In a report published online in the Lancet, investigators describe the results of the phase 1, first-in-man study of human neural stem cells in patients with chronic ischaemic stroke (PISCES study). In their study, Dheeraj Kalladka and others found that stem cell treatment was associated with improved neurological function and induced no cell-related adverse events.
CTX0E03 is an immortalised human neural stem-cell line from which a drug product (CTX-DP) was developed for allogeneic therapy. Previous research in rats implanted with CTX-DP resulted in dose-dependent improvement in sensorimotor function four weeks after middle cerebral artery occlusion stroke. Those data prompted investigation of the safety and tolerability of this treatment in stroke patients.
“We did an open-label, single-site, dose-escalation study. Men aged 60 years or older with stable disability (National Institutes of Health Stroke Scale [NIHSS] score ≥6 and modified Rankin Scale score 2–4) 6–60 months after ischaemic stroke were implanted with single doses of two million, five million, 10 million, or 20 million cells by stereotactic ipsilateral putamen injection. Clinical and brain imaging data were collected over two years. The primary endpoint was safety (adverse events and neurological change),” Kalladka et al explain.
Between September 2010 and January 2013, 13 men were recruited into the study, of whom 11 (mean age 69 years, range 60–82) received CTX-DP. Median NIHSS score before implantation was 7 (IQR 6–8) and the mean time from stroke was 29 (SD 14) months. Three men had subcortical infarcts only and seven had right-hemisphere infarcts. No immunological or cell-related adverse events were seen. Other adverse events were related to the procedure or comorbidities. Hyperintensity around the injection tracts on T2-weighted fluid-attenuation inversion recovery MRI was seen in five patients. At two years, improvement in NIHSS score ranged from 0 to 5 (median 2) points.
The authors conclude that the PISCES study provides evidence that single intracerebral doses of CTX-DP up to 20 million cells induced no cell-related adverse events and were associated with improved neurological function.
NeuroNews spoke to PISCES principal investigator, Keith Muir (SINAPSE professor of Clinical Imaging & consultant neurologist, University of Glasgow, Queen Elizabeth University Hospital, Glasgow, UK) to find out about the future of stem cell research for patients with chronic ischaemic stroke.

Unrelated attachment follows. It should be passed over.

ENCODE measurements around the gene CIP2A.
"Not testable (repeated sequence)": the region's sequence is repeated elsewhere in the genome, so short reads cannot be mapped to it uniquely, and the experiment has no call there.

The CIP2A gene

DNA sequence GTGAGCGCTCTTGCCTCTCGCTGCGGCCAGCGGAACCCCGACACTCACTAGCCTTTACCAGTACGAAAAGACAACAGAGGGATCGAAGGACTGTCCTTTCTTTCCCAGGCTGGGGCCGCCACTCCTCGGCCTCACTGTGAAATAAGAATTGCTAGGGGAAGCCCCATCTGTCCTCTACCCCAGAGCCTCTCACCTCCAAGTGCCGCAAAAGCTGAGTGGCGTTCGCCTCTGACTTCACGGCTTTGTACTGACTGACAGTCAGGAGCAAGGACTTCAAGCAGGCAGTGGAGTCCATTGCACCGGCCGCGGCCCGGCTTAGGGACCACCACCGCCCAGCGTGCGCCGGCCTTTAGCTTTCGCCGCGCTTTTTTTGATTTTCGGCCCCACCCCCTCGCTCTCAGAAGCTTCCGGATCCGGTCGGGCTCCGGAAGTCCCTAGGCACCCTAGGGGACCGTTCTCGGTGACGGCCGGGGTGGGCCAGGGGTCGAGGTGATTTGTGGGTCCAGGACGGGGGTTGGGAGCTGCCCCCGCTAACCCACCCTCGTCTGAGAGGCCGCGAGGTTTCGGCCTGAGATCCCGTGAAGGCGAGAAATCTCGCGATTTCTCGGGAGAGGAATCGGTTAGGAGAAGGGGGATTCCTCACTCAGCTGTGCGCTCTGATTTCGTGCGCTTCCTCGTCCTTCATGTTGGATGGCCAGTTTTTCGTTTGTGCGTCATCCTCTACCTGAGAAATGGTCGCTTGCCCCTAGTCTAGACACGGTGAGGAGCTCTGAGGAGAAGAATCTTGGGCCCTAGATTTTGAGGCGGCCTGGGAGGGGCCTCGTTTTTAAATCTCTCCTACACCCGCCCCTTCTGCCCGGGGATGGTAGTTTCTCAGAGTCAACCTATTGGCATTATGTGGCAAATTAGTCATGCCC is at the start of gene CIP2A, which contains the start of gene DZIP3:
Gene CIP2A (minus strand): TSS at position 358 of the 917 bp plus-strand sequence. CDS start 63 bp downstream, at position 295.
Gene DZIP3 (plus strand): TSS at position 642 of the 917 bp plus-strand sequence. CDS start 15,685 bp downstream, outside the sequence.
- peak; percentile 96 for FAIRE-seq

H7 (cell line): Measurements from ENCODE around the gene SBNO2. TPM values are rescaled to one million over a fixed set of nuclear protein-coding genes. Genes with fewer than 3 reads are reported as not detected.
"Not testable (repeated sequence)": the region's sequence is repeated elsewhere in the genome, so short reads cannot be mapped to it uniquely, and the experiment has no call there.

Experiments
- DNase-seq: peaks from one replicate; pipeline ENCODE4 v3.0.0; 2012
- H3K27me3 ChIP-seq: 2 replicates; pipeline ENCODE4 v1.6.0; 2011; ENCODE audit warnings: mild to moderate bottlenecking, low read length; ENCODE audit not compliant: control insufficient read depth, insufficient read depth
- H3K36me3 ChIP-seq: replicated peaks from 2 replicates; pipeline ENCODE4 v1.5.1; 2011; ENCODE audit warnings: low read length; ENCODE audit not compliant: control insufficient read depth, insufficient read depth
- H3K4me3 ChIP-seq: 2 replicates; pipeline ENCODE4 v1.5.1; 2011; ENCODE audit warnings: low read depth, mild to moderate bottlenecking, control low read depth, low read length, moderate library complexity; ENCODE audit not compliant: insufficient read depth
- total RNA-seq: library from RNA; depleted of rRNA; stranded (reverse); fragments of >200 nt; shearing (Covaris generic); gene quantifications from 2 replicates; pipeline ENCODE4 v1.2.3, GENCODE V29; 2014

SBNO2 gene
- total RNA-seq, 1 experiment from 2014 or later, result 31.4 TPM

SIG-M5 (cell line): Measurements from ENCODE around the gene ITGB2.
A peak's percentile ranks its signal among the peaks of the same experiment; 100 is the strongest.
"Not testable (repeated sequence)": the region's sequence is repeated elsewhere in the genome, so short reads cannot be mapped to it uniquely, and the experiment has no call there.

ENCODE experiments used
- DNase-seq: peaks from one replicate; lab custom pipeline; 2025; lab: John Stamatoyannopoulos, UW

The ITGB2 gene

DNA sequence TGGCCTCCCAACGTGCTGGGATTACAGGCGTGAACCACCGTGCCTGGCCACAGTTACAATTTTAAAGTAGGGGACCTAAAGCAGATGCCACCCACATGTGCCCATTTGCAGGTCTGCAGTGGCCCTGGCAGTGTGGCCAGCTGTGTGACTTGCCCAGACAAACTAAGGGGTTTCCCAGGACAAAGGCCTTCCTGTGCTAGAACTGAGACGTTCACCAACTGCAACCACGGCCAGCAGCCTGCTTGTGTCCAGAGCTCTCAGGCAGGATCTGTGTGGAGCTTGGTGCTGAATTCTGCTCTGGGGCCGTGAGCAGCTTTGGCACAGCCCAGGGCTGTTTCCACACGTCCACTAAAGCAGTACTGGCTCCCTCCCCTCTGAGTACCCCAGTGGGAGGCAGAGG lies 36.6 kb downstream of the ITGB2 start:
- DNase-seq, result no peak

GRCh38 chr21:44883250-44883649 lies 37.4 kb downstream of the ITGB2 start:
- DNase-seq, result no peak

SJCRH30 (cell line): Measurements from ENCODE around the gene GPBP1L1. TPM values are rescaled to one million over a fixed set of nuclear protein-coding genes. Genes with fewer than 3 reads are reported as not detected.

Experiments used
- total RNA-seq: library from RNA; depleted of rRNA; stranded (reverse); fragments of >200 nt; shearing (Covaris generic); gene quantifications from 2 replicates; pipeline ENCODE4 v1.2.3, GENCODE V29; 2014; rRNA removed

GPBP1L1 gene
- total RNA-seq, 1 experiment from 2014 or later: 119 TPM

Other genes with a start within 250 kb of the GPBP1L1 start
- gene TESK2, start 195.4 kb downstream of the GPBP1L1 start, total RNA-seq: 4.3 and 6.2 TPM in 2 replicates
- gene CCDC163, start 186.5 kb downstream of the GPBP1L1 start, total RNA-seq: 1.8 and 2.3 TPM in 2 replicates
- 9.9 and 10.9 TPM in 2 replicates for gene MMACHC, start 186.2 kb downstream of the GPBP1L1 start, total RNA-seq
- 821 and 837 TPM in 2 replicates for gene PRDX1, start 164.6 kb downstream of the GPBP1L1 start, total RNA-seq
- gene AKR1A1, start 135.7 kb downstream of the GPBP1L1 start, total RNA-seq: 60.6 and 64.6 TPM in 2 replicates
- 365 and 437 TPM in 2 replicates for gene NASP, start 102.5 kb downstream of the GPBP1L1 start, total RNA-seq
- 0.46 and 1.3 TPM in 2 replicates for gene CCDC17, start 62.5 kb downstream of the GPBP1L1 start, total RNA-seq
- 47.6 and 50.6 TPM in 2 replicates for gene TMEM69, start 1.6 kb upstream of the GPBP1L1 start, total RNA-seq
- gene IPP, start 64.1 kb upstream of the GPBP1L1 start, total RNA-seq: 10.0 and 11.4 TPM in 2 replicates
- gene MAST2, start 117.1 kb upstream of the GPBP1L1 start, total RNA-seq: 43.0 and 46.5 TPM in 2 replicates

What is the next step in your research?
A phase 2 trial, PISCES-2, is underway at several hospital sites in the UK, and will involve around 20 patients at earlier stages of recovery after stroke than in PISCES-1. The endpoint for PISCES-2 is change in upper limb neurological function, rather than the safety focus of PISCES-1.
Did the study leave any unanswered questions?
Many! We need to establish long-term safety, and in due course, to investigate efficacy in a randomised, controlled trial. We have further data to explore including brain imaging studies, and the long-term follow-up of patients will continue for some years.
Now that stem cell treatment has been proven to help to improve neurological function of stroke patients, do you think there will be a greater uptake of the treatment?
While our data are interesting, PISCES-1 does not prove improvements of neurological function: that will require a much larger, controlled trial. It is not possible to draw conclusions about the efficacy of stem cell implantation from our data. There should be no use of cell therapies outside properly regulated clinical trials, since the totality of human data from clinical trials to date is extremely limited from all cell types.
What kinds of neurological improvements did patients experience?
As noted in the paper, some patients noted improved standing balance and better ability to transfer; others noted some improvements in hand movement.
Is there any reason why all of the patients treated in the study were male?
It was a precautionary measure for this very early stage research and relates to the way in which the cells have been genetically modified. Expression of the growth factor gene that allows long-term viability of the cells in culture is controlled by a modified oestrogen receptor that is activated by a minor metabolite of tamoxifen. Cells are removed from culture before implantation, and in the absence of the growth factor gene being switched on, differentiate into brain cells of various kinds. Although there was no foreseeable way that use of the drug tamoxifen could expose anyone to enough of the metabolite to reactivate the growth factor gene, women were excluded from this study as the group likely to have potential exposure to tamoxifen. Subsequently, long-term safety data from animal studies have become available, and there was no sex restriction for PISCES-2, which has recruited both men and women.